There are a few problems with this math. First, it’s laughable that even a majority of the number of churches cited in those statements could even remotely be considered anything resembling “God-honoring.” Surely counted in that number are churches that affirm homosexuality, churches with women pastors, churches that a far too oriented toward political movements, and churches that are mere conscience dulling social clubs. Considering the wretched state of the U.S., and the even more wretched state of Christianity in this country, anytime someone numbers churches in America it’s safe to cut out at least 60%.
The second problem with that math is the number of kids awaiting adoption is a hard number to quantify. Situations with kids in that condition are so fluid that the number is constantly changing. Additionally, there may be disproportionate representation across the spectrum of children in different areas. Perhaps, for example, there are a hundred churches with a family willing to adopt in Wyoming but only 5 children in need in that area while there may be a thousand waiting children in California and only 100 churches with a willing adoptive family. You can see how simple numbers don’t tell the whole story.
Nonetheless, they do tell part of the story. As I’ve said throughout this series, my family is a clear minority in the church. And, as I’ve also tried to convince you, this should not be so. The fact of the matter is ministry to foster children should be a major emphasis in the church at large, and it is simply not. We busy ourselves with all sorts of endeavors and we feel good about many of them, but we don’t busy ourselves with this. We should. We must. There should be such unrest among us knowing that we who worship the Father of the fatherless are largely untouched by the world of orphans. More importantly, the world of orphans is largely untouched by us. A mission field, ripe for harvest, sets within our grasp, and we let it pass us by. We have the power to overwhelm the forces of darkness that cause others to abuse children and prey on those little souls filling them with bitterness, sadness, anger, and anguish. What are we so busy doing? Surely many will answer with good things from evangelism to counseling to teaching to pastoring. Surely many more will answer with things that are far less noble, far less holy.
I have a suggestion for the American Christian: pray that God would break your heart for the things that break His heart. Pray that God would make you see the world through His eyes. Pray that God would cause you to be bothered by things and would not let you forget them. Pray for conviction. Pray for unrest in your soul. Pray for courage. And when you have done that, pray for the orphans and for the children not yet in homes like mine. If that doesn’t result in you becoming a foster parent within a year, perhaps God really does have something else for you to do (and I praise God that you would be used by Him in whatever it is!). However, I suspect that some who pray in such a way would experience a radical change in their outlook. I suspect many of those folks would become foster parents or make it a priority to support foster families. What a blessing that would be! As I said in my article on James 1:27 “Not all Christians should be foster parents, but many more should be than already are.” I suspect many who read this fall into that category.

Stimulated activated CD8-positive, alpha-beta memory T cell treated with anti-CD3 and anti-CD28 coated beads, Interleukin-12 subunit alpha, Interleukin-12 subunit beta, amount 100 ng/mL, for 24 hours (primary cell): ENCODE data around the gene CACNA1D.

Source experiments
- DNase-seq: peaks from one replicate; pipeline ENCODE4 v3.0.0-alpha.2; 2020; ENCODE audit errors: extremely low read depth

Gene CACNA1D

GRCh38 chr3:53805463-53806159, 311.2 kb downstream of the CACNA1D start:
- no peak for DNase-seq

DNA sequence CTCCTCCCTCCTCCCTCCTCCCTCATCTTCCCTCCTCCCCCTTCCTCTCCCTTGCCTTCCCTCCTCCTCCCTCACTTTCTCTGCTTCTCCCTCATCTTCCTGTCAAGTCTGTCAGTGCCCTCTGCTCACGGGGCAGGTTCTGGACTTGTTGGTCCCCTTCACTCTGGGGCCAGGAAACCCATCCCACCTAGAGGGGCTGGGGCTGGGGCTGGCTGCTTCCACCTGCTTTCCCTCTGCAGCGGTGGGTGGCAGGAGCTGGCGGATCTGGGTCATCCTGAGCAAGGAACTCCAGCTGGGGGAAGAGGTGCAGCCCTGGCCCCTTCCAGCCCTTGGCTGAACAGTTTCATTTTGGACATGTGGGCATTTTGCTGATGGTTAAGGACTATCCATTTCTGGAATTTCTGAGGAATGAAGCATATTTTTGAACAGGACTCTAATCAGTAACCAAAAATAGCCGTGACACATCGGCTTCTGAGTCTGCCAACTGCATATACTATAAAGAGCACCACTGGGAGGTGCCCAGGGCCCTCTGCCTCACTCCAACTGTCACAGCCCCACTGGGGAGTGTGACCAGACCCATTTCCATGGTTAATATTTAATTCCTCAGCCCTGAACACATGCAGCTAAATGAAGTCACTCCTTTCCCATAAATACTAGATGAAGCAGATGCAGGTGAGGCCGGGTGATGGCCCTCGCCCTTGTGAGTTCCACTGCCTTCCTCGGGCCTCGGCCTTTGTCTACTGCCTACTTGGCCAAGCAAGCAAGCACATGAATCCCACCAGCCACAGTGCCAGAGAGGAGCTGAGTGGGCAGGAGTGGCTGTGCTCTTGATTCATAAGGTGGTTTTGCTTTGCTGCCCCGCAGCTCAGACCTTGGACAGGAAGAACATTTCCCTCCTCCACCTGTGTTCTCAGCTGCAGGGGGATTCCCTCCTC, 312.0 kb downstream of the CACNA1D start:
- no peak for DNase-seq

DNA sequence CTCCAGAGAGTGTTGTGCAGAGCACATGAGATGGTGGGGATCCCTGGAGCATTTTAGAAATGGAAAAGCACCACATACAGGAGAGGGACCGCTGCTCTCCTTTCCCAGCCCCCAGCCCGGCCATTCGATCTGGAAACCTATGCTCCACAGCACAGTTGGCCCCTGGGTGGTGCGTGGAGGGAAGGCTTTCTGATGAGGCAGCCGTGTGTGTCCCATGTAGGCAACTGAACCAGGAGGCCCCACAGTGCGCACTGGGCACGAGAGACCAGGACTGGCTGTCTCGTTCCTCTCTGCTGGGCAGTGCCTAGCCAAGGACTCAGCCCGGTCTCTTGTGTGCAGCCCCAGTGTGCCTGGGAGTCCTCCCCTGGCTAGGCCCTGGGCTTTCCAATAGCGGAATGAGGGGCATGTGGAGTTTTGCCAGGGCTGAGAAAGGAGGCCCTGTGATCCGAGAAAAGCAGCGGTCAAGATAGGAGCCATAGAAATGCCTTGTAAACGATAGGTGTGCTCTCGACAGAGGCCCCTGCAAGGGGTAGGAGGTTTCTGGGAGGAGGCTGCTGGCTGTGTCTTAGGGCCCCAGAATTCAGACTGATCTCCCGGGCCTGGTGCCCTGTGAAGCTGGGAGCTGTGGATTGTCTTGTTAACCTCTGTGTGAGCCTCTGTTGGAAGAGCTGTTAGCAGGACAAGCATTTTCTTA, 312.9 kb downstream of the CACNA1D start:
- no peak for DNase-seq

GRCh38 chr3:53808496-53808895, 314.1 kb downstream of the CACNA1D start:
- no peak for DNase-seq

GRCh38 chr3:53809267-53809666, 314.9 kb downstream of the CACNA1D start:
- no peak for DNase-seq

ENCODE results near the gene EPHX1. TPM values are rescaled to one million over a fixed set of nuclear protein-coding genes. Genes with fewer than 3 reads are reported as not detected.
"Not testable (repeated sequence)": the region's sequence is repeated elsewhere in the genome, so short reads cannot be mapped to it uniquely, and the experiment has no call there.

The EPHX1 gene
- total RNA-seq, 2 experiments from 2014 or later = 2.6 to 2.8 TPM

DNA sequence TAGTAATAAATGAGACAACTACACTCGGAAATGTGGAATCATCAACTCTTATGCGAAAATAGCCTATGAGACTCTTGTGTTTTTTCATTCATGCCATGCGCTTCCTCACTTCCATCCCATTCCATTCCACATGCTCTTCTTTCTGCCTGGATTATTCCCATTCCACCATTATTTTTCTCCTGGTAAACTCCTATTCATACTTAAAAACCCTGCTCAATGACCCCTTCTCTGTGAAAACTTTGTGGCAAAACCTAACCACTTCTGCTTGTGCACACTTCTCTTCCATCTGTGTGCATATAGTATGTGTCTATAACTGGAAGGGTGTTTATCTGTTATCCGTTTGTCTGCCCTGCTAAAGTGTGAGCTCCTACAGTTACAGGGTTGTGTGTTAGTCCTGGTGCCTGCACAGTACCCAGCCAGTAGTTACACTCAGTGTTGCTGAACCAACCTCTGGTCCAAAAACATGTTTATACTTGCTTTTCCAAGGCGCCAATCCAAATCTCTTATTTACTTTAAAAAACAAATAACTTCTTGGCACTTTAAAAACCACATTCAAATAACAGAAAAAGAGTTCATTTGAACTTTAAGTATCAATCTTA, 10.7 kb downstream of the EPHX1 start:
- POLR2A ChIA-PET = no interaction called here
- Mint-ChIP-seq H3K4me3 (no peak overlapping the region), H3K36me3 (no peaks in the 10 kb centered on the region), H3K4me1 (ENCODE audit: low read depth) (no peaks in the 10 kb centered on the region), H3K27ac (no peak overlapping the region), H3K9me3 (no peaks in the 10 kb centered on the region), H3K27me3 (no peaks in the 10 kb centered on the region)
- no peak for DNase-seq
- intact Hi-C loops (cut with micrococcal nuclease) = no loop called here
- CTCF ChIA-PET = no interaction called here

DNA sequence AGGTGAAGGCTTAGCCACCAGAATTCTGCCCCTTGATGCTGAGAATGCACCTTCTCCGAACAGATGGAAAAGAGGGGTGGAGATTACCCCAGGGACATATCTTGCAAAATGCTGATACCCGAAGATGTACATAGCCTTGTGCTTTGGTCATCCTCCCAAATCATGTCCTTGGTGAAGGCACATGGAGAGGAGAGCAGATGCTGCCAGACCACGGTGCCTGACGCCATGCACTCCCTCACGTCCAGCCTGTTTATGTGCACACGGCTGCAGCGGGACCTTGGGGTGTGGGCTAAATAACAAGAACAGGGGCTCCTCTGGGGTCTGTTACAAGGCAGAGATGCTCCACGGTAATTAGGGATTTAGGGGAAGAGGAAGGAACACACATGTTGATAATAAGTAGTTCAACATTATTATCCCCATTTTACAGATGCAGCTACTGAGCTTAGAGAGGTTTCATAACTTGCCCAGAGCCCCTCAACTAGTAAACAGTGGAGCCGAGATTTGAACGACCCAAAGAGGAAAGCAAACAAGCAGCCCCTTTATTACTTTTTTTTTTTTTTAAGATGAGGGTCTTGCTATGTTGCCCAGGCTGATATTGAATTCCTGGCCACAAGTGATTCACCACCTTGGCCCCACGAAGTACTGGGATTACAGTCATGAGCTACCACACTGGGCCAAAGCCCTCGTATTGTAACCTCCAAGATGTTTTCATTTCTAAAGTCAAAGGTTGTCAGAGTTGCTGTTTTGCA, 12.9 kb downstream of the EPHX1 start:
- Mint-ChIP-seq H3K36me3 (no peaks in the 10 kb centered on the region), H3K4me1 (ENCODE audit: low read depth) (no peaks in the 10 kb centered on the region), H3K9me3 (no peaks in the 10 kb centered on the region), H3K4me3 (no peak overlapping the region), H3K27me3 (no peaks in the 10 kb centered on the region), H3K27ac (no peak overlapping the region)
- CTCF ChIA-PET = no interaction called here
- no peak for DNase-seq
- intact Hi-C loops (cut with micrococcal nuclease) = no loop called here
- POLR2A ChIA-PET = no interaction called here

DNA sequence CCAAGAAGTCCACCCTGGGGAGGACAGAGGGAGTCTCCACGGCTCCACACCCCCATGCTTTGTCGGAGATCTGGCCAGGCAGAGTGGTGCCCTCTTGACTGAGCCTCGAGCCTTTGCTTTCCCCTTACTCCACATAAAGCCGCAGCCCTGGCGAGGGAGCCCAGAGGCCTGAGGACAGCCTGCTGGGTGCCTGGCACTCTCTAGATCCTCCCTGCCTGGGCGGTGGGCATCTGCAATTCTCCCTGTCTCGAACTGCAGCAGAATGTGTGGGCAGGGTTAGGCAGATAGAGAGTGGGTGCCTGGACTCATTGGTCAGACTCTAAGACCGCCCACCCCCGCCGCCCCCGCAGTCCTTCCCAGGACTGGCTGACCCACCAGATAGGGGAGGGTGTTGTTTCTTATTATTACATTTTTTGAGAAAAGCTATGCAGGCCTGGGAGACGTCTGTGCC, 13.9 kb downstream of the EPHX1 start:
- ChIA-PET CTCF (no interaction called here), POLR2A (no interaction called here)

If you do fall into that category, I say this: Don’t plateau your growth! Let God use those difficult and needy children to sanctify you. Let God use you to give those children the Gospel, regular meals, a safe and welcoming home, and an abundance of love. Do hard things. Do impossible things. Do great things! Do the things that matter, not just in your life but in the lives of children who otherwise don’t have much of a chance. Make an impact not only on this world but for the kingdom of our glorious Lord.
You CAN do this. You can do ALL things through Him who strengthens you and there is not a resource or blessing that He cannot give you. You probably SHOULD do this because we must make it a priority to love others and give up our lives for others. The only question that remains is if you WILL do this.
I hope the answer is yes. If it is, please reach out. I’d like nothing more than to bear the burden with you along the way. It’s been my prayer that God would not let me die until I have had a hand, personally, in creating 5 new Christian foster homes. Perhaps your home can be one of them. May God grant you the courage and strength to press on toward the upward call and may He fill His church with foster families. May He do it For His glory alone, and for the love of the orphans that are so close to His heart.
See all posts in this series
The High Calling of Foster Care
The Saddest Day in Church History NO ONE Talks About
The Father of the Fatherless
Pure and Undefiled Religion
Myths and Truths About Foster Care, Part 1
Myths and Truths About Foster Care, part 2